|REVIEWER:||Scott Van Aken|
|NOTES:||Profipak 2015 release|
Eduard has gotten a lot of positive press regarding its MiG-21 line. Since the MF came in more interesting camo schemes that probably any other variant, I picked this one up when it showed up on the shelves of the LHS. This is the Profipak version so has additional bits included such as photo etch and a set of canopy and antenna masks.
One of the two photo etch frets is a color zoom set for the cockpit. This includes belts, two different main instrument panels, and side panels. The other is for the gun gas deflectors, wing fences, brake discs and bits for the exhaust among others. A scribing template is also provided.
The kit has a nicely done cockpit with a nicely done bang seat. Here is where one of the p.e. frets will be used. It may be diffeicult to match Eduard's prepainted photo-etch, an issue that has always been a problem, but you should be able to get close. There are a lot of clear canopies provided, but most will not be used. The canopy can be displayed open.
The wheel wells are very nicely detailed and all separate bits that eventually fit into the fuselage halves. There are also a number of bulkheads that go in the fuselage to add stiffness. A well detailed exhaust and burner can are also provided. Eduard recommends nose weight but does not tell us how much. As this cannot be added once the fuselage halves are together, the builder will have to tape together all the major components to get the right amount. In order to be able to produce multiple variants using the same basic fuselage and wings, the upper spine and fin are separate pieces and have their own small bulkheads. In fact, it is this feature that differentiates this MF kit from the later bis version. Eduard have gotten these bits correct. Now they need to do a series of 1/72 kits.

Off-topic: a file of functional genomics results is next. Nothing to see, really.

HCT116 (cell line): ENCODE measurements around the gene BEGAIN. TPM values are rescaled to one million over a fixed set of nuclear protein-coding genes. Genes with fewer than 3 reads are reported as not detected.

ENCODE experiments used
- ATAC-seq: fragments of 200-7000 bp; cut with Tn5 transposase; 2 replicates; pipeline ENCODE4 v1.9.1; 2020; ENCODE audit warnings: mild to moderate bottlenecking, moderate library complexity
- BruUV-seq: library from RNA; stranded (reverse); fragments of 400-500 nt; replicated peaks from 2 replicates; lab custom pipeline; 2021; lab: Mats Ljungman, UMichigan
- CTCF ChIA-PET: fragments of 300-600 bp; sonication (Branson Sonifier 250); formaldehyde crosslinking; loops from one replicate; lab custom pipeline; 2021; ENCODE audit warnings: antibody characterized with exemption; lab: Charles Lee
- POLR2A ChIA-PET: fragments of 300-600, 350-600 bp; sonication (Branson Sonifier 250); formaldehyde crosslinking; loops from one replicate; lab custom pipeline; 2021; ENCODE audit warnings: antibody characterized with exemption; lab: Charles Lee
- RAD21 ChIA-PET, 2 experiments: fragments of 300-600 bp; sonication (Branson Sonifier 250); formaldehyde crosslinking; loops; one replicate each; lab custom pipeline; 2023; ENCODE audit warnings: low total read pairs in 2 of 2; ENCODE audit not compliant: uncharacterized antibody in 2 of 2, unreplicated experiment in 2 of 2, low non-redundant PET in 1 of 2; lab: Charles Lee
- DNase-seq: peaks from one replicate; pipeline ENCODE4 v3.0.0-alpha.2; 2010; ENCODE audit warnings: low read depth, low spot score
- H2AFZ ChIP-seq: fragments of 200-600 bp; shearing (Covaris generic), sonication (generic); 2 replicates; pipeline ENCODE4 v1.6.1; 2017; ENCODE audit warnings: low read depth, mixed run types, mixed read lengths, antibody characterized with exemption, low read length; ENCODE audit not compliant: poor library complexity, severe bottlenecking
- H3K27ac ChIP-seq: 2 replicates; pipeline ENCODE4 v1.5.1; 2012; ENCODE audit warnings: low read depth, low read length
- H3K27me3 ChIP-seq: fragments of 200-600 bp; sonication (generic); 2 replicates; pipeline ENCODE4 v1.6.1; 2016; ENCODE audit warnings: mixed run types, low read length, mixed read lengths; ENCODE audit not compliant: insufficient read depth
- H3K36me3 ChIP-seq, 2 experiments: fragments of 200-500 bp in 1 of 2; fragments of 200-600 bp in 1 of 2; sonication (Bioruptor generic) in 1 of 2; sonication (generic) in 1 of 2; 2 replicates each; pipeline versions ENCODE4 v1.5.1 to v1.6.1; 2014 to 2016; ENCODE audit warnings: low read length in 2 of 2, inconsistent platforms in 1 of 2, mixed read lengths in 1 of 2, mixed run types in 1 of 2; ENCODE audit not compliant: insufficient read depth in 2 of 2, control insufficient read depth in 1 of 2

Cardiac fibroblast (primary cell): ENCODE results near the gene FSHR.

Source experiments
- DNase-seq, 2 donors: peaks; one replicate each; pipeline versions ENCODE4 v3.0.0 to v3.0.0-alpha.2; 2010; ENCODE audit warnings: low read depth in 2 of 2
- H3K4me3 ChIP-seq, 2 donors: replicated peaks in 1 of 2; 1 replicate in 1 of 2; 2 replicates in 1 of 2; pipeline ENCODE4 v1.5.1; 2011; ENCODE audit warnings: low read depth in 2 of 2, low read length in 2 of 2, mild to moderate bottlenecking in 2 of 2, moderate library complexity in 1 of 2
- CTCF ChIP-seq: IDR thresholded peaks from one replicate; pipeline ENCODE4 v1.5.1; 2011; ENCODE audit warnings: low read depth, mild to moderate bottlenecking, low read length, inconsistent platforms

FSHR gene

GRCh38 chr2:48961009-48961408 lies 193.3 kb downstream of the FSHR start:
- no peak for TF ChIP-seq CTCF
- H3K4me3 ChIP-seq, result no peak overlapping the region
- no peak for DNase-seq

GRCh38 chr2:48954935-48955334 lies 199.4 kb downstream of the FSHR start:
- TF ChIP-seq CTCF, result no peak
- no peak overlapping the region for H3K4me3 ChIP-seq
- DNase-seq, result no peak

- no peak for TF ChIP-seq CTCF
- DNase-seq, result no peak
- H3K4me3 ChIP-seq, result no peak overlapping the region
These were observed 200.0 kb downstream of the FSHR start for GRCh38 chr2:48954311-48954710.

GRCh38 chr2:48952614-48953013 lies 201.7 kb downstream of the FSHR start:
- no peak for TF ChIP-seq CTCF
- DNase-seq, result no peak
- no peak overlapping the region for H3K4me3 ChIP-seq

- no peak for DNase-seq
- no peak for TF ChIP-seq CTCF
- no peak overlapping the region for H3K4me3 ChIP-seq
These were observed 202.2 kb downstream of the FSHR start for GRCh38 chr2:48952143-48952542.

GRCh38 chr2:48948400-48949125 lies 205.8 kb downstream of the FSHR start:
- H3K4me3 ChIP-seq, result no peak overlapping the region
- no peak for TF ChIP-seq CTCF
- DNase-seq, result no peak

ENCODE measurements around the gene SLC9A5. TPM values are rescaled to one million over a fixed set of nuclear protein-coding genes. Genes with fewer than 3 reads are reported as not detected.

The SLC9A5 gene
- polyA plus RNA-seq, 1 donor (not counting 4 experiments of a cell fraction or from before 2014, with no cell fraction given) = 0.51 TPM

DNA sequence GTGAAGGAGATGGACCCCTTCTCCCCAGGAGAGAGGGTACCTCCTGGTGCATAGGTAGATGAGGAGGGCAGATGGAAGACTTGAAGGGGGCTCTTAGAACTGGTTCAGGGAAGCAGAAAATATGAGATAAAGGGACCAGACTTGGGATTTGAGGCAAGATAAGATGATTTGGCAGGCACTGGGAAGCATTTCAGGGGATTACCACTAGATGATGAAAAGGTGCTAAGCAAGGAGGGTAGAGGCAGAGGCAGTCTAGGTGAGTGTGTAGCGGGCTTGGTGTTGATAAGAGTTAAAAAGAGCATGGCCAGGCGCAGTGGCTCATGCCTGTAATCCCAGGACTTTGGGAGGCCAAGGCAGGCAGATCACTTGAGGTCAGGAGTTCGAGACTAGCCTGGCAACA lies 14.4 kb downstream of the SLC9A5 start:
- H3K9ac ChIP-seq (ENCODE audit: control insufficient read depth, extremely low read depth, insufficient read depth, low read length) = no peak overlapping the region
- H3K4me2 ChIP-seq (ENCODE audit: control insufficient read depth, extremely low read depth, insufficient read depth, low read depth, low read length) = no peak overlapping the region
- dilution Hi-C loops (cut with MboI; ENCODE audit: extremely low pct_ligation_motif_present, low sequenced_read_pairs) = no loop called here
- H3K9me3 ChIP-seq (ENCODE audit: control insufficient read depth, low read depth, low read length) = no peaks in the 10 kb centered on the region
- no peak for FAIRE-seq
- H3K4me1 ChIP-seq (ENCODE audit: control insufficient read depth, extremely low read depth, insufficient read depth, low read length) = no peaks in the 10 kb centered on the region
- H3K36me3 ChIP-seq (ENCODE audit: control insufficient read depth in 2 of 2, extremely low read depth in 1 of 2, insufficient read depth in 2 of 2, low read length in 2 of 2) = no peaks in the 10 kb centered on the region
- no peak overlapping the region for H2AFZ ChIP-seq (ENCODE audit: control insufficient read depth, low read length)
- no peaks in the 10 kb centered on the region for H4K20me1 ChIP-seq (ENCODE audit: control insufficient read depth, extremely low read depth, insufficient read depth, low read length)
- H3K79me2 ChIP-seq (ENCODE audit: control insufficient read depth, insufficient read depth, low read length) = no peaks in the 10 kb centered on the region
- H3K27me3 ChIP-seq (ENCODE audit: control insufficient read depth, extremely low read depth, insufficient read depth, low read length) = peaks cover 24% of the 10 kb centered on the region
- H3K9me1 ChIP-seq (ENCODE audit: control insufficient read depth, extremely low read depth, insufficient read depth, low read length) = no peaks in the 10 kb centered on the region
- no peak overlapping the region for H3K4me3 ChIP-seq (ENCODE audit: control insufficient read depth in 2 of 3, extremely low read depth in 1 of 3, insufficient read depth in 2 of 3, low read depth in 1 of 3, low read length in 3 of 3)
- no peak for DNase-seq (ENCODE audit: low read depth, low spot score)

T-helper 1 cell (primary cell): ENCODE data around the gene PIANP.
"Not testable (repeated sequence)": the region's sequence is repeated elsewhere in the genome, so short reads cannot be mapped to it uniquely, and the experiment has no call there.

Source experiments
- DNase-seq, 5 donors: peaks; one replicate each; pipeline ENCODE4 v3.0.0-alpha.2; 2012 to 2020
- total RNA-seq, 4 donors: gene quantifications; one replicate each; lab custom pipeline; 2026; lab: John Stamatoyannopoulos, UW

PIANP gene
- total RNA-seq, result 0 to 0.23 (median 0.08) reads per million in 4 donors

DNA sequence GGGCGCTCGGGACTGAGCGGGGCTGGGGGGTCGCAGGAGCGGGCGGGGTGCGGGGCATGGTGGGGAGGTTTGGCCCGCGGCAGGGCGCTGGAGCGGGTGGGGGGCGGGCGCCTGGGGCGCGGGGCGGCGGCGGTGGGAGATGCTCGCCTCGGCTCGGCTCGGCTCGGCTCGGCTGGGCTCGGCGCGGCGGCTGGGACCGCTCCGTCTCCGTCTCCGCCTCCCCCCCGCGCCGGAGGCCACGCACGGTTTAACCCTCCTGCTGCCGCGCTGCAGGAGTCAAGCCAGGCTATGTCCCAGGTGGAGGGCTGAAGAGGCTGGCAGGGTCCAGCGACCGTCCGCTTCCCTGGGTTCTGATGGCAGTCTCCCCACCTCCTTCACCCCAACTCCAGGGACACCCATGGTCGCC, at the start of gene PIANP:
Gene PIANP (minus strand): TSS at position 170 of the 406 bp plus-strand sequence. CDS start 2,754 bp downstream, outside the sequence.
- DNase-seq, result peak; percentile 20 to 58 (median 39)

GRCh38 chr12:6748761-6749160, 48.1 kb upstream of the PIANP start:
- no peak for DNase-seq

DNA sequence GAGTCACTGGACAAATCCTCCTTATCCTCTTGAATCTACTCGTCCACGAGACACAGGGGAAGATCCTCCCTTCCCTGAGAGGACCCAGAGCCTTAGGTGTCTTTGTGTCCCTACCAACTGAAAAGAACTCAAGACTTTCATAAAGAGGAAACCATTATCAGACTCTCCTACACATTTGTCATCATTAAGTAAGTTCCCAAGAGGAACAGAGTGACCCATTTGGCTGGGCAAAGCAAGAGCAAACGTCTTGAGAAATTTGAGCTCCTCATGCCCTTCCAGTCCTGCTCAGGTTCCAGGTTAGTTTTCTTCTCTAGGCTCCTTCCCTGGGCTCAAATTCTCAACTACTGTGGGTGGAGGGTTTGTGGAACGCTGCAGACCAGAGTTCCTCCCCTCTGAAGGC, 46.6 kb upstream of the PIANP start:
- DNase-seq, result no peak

On the wings, the builder will have to assemble the multipiece wing wheel wells. Any pylons will need the holes opened up as well. The kit provides separate forward speed brakes if we want to cut away the ones molded into the bottom of the wing so these can be displayed open. I dare say few modelers will do this. There is a separate rear speed brake assembly for open or closed. Landing gear are properly complex and should look quite good when done. A goodly portion of the sprues are for fuel tanks, pylons and weapons. One will choose what one wants to use fairly late in the build process. Some of these have a multitude of small parts as Russian weapons seem to have a lot of tiny fins.
Instructions are well done on slick paper that includes a full color painting and markings guide with Gunze paint references. This might be an issue where Gunze paints are not available, but since the colors are relatively common, finding local substitutes should be easy. Markings are for six different aircraft. All of these are in various camouflage schemes. First is the box art plane from Egypt, followed by a Czech and Slovakian plane. The other three are from Poland, Soviet Union (with a nice shark mouth), and East Germany. The decal sheet is very nicely done and though not shown, there is an even large sheet for stencils and weapons markings. You will have to paint the orange bits on the Egyptian planes, but Eduard has provided the broad black outlines.
Those waiting for this one to be released can now do a proper MF in 1/48 scale. I'm sure that when this is released as a weekend edition it will be about $20 cheaper and without the masks, extensive decal selection, and photo etch. There are some great aftermarket schemes out there as well, though the ones provided in the kit are nothing to sneeze at.
Thanks to your editor for picking up this one.
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